Jan. 5 (Bloomberg) -- India’s real estate market is tougher compared with China as the pace of doing business in the country is slower, according to CapitaMalls Asia Ltd.
The retail property unit of CapitaLand Ltd., Southeast Asia’s largest developer, has 2 percent of its assets in India, said Lim Beng Chee, chief executive officer at CapitaMalls. China makes up 42 percent of its S$6.67 billion ($5.2 billion) assets, the biggest after its home market in Singapore.
“Compared to China, we think there is scope for the pace of doing business in India to be accelerated,” Lim said in an e-mailed response to queries. “In China, decisions and policies are centrally driven and as such, the pace of development has been very rapid. India, on the other hand, has a market economy and greater decentralization in decision-making, which has resulted in the pace of development being a bit slower.”
CapitaMalls, which started in China with a Shanghai project in 2003, now has 42 shopping centers in the country with plans to open seven this year, and another seven starting in 2013, it said in an exchange filing yesterday. In India, the developer began operations in 2006, and has two properties with plans to open seven new malls starting next year, it said.
In India, “we note that the government has also put on hold plans to liberalize the country’s retail sector,” Lim said.
The Indian government’s attempts to open up the retail sector to foreign investment last month have been stymied by protests from allies and opposition parties. The Congress party-led government’s legislative agenda has stalled in the past year after corruption scandals, including one linked to a 2008 sale of mobile-phone airwaves, sparked protests on the streets and in parliament.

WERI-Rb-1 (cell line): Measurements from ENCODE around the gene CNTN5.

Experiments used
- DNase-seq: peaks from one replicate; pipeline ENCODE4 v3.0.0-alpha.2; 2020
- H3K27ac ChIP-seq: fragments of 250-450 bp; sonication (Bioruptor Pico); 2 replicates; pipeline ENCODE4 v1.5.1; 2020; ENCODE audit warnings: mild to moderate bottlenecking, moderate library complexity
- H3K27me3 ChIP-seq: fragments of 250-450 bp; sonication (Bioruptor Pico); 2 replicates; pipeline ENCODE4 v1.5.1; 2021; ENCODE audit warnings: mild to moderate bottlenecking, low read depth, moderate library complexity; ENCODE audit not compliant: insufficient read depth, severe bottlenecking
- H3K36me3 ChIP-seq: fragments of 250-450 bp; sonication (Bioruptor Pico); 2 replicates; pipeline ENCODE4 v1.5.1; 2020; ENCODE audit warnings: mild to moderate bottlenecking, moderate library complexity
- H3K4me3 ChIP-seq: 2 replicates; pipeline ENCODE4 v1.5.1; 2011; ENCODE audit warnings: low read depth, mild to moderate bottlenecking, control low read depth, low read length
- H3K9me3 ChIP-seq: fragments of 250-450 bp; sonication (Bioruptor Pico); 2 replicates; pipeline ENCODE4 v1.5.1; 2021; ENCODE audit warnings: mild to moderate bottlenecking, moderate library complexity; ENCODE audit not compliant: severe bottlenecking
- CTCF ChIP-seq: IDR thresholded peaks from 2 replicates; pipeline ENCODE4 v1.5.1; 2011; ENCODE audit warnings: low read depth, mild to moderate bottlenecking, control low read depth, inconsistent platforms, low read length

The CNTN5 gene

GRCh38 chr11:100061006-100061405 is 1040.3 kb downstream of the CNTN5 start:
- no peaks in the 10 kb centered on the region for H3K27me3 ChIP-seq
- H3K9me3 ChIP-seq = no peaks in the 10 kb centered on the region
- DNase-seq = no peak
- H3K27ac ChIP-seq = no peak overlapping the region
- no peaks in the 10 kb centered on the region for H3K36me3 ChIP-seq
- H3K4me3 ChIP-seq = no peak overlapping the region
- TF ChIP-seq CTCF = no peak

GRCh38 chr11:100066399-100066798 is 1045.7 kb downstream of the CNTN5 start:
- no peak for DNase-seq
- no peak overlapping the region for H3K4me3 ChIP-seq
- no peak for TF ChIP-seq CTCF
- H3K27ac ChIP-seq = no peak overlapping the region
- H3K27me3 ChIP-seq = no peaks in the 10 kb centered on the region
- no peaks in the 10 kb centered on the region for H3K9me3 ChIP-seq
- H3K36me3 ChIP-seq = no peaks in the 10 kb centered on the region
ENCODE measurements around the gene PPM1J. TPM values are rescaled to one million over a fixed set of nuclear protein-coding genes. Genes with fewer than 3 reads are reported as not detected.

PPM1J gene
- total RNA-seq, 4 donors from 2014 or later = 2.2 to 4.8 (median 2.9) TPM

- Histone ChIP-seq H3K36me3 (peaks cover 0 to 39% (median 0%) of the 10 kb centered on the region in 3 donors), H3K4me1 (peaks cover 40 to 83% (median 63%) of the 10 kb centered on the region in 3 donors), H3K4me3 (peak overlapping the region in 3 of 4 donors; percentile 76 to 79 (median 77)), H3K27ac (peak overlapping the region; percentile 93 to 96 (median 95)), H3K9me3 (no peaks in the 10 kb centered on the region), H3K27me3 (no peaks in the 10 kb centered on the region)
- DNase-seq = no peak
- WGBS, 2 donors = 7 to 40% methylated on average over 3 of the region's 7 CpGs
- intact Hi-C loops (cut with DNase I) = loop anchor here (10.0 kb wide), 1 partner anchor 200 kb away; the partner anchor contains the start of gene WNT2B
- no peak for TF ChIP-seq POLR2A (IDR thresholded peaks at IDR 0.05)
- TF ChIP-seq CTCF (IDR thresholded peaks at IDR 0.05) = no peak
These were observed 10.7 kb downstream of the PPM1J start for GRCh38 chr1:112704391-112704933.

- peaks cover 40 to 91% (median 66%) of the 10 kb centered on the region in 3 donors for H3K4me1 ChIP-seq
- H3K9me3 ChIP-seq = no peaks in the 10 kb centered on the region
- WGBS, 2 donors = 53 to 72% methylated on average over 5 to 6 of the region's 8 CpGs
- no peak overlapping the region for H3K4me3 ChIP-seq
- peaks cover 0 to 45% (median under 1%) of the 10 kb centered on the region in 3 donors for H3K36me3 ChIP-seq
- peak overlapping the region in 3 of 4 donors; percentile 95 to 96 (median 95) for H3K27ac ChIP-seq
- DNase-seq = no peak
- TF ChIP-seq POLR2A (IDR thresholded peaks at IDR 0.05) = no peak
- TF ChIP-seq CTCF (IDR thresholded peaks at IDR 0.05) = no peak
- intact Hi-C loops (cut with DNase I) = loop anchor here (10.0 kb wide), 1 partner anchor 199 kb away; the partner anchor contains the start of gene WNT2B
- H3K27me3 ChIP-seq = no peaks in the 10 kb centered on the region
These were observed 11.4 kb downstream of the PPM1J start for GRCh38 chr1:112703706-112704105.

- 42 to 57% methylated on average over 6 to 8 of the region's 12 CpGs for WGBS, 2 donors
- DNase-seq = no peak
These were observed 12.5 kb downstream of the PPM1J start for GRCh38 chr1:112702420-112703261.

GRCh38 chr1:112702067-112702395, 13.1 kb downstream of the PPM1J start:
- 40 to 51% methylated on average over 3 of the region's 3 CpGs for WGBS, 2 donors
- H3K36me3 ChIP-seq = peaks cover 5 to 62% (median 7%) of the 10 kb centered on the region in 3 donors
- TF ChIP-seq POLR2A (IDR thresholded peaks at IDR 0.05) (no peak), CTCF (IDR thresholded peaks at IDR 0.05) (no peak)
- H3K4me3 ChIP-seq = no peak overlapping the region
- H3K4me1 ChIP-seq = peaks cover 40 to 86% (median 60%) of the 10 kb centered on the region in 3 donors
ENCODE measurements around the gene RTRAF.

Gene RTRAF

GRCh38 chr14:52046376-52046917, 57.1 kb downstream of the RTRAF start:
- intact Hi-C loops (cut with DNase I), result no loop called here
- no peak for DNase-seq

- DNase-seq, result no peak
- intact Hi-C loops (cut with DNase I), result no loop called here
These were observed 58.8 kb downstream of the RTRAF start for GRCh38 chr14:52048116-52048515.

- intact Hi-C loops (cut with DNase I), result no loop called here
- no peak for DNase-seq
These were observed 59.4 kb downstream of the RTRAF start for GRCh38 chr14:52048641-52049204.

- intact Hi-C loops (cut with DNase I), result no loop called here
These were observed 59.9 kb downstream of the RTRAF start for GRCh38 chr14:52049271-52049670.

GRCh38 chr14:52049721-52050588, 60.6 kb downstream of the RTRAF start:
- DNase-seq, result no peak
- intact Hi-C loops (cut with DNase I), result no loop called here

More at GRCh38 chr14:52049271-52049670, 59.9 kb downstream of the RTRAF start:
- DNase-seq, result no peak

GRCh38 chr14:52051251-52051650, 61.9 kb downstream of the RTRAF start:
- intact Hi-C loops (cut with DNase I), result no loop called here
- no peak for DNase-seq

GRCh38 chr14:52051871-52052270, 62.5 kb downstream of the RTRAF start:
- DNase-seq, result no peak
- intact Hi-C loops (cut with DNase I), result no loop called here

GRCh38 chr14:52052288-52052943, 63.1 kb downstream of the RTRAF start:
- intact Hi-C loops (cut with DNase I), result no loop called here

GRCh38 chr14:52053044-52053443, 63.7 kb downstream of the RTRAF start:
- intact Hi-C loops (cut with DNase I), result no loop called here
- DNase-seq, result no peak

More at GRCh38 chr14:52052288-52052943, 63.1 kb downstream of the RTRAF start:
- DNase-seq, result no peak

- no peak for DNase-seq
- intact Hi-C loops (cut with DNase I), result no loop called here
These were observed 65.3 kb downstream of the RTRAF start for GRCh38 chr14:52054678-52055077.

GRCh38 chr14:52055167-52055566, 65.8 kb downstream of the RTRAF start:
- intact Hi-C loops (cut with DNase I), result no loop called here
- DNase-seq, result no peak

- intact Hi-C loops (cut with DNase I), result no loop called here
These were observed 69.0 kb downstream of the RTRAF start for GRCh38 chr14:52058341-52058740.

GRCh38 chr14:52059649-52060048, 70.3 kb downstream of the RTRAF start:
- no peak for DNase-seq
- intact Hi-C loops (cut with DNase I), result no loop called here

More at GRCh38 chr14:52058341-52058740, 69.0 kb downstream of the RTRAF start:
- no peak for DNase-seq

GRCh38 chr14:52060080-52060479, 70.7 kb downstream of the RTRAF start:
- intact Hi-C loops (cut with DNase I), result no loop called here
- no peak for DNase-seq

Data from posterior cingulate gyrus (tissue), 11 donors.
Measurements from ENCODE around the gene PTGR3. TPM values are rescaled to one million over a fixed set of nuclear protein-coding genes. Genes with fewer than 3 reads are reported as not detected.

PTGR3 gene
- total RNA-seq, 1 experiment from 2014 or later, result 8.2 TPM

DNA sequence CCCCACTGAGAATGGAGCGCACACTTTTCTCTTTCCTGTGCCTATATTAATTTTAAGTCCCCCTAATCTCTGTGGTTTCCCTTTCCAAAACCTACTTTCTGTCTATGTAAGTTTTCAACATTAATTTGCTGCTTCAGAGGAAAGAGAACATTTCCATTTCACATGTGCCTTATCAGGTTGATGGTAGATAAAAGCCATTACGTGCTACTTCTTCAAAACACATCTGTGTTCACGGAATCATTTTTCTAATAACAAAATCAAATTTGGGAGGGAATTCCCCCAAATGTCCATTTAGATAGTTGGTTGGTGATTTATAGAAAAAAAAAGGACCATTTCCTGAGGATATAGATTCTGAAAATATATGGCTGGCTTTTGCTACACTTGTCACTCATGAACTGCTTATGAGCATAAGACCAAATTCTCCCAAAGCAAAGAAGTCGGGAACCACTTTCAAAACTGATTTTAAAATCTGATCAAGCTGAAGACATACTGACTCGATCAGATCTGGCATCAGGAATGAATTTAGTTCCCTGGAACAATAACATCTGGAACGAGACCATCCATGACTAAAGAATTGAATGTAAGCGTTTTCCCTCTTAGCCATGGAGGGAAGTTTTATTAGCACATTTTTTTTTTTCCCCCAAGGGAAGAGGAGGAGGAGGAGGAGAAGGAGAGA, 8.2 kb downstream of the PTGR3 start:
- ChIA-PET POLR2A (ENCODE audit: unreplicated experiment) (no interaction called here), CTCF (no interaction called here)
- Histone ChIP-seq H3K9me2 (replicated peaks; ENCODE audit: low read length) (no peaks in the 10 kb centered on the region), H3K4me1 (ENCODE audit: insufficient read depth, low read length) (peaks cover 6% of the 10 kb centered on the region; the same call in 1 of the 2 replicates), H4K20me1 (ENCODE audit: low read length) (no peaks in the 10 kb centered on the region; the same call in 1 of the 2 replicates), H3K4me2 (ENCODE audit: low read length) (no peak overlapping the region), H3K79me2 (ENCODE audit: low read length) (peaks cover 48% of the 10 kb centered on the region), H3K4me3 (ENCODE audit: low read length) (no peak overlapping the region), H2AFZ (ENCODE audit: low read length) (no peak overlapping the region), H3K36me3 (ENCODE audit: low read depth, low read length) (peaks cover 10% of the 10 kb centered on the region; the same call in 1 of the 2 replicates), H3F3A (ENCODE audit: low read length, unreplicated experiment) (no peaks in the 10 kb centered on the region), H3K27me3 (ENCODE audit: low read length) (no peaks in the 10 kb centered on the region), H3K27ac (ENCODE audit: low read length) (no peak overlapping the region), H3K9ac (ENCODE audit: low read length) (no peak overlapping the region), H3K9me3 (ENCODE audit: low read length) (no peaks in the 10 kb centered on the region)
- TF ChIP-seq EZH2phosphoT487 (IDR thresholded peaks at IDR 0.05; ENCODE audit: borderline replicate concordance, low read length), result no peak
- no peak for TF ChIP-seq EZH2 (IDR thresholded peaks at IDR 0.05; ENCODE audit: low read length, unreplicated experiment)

Asia’s third-largest economy expanded 6.9 percent from a year earlier, the smallest advance in more than two years, government data on Nov. 30 showed. The Indian currency is the worst performer in Asia in the past year as the widest current-account deficit among the major economies in the region spurred outflows amid concerns the European debt crisis is deepening.
Property sales have slumped in India’s biggest cities as the Reserve Bank of India raised borrowing costs 13 times by 3.75 percentage points since March 2010 to cool inflation. Central bank Governor Duvvuri Subbarao refrained from increasing the benchmark repurchase rate on Dec. 16 for the first time in eight meetings and said Dec. 22 that the pace of growth this financial year may be slower than an estimated 7.6 percent.
India Retail Fund
CapitaMalls said its investment in India is through its S$880 million CapitaRetail India Development Fund, which it has a 45.45 percent stake. The company has partnered with the Prestige Group, a south India-based developer, for retail projects in the southern cities, and tied up with Advance India Projects Ltd. for its developments in North India.
The developer opened two malls in India, one in the southern city of Bangalore and the other in Udaipur in the north of the country. The occupancy rates for the two properties average was 96.1 percent as of September, according to the exchange filing, in which it called India an “emerging star.”
CapitaMalls will focus on three key markets, which include Singapore, China and Malaysia, Lim said. The developer is looking for investment opportunities in Japan, which is an attractive market for the company, Lim said.
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